Desperate to repay his debt to his ex-wife, an ex-con plots a heist at his new employer's country home, unaware that a second criminal has also targeted the property, and rigged it with a series of deadly traps.
When the Chase family moves to an isolated house in the middle of nowhere in Detroit, Arkin is hired to fix the windows and the doors. Later he meets his daughter and his wife that has a debt with dangerous sharks and needs money, but his week payment is not enough to pay her debts. Arkin plots to heist the safe of Michael Chase during the night to raise the necessary money. However, when he arrives in the house, he finds that a sadistic criminal has imprisoned the family and planted traps everywhere. Arkin seeks a way out of the deadly house to save his life.Written by
Claudio Carvalho, Rio de Janeiro, Brazil
Like "Saw" (2004), this film is also inspired by "Se7en" (1995). See more »
The Napco Alarm panel alternates LEDs on then off even though power is off in the house. However, many alarms have battery backups of some sort so they can provide security even if there's an outage. See more »
[when the woman he tried to save is tortured]
Why didn't you listen to me? I told you to stay with me!
See more »
It's got more plot-holes than bear traps and fish hooks added together, but I still enjoyed it.
An ex-con, desperate to help pay his ex-wife's debts, breaks into the seemingly deserted house of his employer, only to find that he isn't alone: a twisted nut-job in a gimp mask has taken the owner and his wife captive and has littered the building with deadly traps.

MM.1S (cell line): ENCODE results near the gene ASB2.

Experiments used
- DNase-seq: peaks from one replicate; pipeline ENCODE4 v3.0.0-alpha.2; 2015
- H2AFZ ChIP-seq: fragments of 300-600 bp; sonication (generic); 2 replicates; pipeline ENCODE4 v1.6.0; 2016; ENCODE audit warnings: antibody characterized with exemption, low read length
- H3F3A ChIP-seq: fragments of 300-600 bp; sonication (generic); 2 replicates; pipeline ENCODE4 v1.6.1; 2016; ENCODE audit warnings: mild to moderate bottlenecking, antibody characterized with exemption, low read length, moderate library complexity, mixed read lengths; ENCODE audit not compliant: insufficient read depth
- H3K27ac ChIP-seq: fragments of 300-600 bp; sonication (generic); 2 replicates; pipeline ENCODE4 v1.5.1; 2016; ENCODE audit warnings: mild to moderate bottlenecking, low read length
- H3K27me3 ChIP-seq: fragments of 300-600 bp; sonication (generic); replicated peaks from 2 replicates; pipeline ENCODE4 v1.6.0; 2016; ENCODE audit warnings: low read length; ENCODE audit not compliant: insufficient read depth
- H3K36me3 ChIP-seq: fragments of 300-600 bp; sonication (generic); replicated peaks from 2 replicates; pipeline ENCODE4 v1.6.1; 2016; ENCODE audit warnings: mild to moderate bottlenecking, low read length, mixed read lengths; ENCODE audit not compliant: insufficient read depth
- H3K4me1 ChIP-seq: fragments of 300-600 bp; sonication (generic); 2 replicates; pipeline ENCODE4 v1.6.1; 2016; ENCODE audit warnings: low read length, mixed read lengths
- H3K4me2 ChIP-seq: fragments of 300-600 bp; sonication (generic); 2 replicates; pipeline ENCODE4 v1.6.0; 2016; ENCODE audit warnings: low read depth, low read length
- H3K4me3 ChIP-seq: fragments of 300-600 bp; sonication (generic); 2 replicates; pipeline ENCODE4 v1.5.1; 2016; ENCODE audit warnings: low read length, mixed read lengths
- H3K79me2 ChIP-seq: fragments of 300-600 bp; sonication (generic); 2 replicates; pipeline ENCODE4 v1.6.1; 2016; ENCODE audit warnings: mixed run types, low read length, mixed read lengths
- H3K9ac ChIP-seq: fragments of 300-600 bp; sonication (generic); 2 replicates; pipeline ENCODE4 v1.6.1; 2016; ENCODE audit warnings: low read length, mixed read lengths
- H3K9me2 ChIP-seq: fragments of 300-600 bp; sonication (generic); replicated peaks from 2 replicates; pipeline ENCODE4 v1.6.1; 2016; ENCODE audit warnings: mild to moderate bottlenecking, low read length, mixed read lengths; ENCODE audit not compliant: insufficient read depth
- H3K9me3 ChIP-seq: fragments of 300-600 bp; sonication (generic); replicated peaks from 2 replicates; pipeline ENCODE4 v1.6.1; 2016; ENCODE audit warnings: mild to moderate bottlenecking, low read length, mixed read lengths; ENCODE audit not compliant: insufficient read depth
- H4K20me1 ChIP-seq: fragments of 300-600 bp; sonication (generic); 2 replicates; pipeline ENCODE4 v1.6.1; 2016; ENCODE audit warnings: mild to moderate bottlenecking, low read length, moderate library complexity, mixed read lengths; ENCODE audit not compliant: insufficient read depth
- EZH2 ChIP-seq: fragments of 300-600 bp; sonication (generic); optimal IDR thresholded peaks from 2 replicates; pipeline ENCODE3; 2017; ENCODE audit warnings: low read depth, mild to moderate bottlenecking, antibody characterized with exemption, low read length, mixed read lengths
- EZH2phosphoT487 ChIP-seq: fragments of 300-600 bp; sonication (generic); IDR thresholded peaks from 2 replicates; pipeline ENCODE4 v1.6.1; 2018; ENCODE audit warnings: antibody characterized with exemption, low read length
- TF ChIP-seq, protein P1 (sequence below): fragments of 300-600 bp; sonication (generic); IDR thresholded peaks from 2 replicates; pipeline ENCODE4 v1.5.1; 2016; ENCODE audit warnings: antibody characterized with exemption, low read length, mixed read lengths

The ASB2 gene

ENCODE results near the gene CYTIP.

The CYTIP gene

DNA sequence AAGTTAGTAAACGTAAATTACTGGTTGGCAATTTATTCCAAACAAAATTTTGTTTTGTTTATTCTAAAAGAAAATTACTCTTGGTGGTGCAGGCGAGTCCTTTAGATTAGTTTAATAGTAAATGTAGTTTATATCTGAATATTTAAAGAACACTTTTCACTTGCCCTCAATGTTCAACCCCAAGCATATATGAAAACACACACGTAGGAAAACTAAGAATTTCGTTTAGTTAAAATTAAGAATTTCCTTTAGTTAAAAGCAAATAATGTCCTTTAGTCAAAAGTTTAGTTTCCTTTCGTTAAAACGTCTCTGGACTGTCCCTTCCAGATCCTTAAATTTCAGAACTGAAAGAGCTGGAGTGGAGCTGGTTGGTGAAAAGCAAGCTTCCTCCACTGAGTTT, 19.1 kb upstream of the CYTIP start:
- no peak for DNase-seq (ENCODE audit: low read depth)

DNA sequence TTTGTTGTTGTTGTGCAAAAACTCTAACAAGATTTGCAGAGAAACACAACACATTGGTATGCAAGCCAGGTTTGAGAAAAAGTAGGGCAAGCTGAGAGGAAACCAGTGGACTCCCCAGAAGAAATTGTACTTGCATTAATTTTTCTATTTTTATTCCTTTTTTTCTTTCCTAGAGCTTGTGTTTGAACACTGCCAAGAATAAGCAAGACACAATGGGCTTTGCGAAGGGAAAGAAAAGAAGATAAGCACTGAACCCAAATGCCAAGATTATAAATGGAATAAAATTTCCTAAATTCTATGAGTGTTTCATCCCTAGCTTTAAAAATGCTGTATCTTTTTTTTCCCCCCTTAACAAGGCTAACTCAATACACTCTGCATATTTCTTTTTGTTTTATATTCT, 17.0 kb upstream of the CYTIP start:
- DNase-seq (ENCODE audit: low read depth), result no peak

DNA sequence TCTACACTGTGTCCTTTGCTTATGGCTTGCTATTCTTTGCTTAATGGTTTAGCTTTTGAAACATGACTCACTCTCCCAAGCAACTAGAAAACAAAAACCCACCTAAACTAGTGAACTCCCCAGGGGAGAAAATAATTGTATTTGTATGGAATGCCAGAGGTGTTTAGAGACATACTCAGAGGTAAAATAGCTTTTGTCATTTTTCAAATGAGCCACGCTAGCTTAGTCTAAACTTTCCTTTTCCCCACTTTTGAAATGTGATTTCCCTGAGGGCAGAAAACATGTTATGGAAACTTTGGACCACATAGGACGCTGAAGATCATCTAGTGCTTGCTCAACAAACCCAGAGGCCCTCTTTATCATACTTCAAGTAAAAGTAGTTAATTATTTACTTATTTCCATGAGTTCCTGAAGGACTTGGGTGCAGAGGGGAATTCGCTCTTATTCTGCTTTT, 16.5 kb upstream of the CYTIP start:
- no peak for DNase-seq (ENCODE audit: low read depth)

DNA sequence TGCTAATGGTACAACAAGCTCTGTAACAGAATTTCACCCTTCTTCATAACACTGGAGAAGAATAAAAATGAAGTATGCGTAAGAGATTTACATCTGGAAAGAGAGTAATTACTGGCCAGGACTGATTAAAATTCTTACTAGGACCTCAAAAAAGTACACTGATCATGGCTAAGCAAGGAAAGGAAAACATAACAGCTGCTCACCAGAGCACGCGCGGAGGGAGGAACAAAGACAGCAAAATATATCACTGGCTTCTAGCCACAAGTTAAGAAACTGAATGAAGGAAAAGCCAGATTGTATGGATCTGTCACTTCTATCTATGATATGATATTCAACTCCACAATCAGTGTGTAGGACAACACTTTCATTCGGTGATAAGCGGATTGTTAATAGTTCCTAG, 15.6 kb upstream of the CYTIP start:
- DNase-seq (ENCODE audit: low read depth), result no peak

The masked killer in The Collector has got to be one of the most organised and productive psychos in movie history. In one evening, he not only takes prisoner and tortures a married couple, but he also finds time to install numerous booby traps in their mansion, ranging from simple 'bear traps on the living room floor' to the more complex 'accidentally touch this filament and a chuffing great blade will swing down and cause you much pain'. I don't know about you, but it takes me the best part of a day to put up a bloody shelf.
The thing that really puzzles me, though, is why he bothers with all of these devices in the first place since he's already trapped most of the family (the youngest daughter is hiding in one of the many rooms), and the oldest daughter (played by buxom babe Madeline Zima, who kindly provides the requisite topless scene) surely wouldn't represent much of a problem when she returns from her evening out with her boyfriend. Still, without the traps there wouldn't be much of a film, and since I had a lot of fun watching the characters meet their gruesome fates via various ingenious means, I'm willing to be a little forgiving about both lack of logic and motive.
It's clear that what matters most to director Marcus Dunstan is not explaining why and how his killer does what he does, but rather that his film creates a palpable sense of dread—which it does—and that people die horribly— which they do. Dunstan successfully builds a decent amount of suspense and atmosphere and sure doesn't hold back on the graphic stuff, delivering plenty of moments that'll be particularly uncomfortable viewing for the more squeamish of movie-goers: amongst the gory treats we get a delightfully bloody death by bear-trap, a disembowelled body, finger chopping, impalement on spikes, fish hooks in the face, a mouth being sewn closed, and a cat slowly dissolved in acid before being sliced in half!
And since there's nothing quite like a half-melted moggy being bisected by a window rigged with a guillotine, I'm happy to—despite the flaws in the narrative—rate The Collector a pretty decent 6.5/10, rounded up to 7/10 for IMDb.
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